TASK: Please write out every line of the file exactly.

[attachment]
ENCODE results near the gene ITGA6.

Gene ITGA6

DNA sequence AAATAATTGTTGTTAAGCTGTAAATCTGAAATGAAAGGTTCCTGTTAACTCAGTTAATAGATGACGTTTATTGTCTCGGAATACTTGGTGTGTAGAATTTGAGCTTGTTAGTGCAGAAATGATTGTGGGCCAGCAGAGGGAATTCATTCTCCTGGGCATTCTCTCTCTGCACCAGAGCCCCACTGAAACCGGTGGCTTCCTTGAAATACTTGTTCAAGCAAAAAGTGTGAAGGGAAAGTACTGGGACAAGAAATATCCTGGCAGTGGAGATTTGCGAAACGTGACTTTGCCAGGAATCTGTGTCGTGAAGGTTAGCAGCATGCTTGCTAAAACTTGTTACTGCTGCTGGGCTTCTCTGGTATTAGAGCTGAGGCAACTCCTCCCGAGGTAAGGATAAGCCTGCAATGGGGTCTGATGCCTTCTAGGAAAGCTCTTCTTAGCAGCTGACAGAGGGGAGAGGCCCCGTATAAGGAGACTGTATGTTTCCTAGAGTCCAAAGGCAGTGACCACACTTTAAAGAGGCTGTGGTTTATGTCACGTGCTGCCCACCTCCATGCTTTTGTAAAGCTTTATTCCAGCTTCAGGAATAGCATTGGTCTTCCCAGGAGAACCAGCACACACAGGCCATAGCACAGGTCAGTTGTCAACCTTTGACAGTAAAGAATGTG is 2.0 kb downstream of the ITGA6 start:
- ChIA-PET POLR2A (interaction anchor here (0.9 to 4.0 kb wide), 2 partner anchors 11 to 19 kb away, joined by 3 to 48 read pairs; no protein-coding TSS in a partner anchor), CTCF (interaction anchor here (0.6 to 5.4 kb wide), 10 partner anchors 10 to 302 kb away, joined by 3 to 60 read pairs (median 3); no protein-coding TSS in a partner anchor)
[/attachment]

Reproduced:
ENCODE results near the gene ITGA6.

Gene ITGA6

DNA sequence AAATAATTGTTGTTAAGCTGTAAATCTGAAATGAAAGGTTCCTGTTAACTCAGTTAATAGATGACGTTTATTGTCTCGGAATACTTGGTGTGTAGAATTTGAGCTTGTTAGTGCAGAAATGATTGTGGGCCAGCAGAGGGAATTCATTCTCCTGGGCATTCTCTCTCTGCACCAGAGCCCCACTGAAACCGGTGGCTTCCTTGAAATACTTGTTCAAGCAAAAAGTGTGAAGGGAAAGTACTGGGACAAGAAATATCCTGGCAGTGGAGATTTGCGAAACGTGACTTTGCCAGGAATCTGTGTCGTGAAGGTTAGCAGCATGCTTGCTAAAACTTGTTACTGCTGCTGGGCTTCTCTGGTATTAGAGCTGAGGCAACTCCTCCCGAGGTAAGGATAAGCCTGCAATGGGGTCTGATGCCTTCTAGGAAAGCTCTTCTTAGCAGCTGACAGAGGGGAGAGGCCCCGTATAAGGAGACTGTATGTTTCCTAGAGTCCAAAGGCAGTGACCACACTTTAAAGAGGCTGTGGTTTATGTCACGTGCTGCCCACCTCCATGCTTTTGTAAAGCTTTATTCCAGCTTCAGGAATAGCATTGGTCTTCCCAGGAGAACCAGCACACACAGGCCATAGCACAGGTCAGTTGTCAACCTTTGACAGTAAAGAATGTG is 2.0 kb downstream of the ITGA6 start:
- ChIA-PET POLR2A (interaction anchor here (0.9 to 4.0 kb wide), 2 partner anchors 11 to 19 kb away, joined by 3 to 48 read pairs; no protein-coding TSS in a partner anchor), CTCF (interaction anchor here (0.6 to 5.4 kb wide), 10 partner anchors 10 to 302 kb away, joined by 3 to 60 read pairs (median 3); no protein-coding TSS in a partner anchor)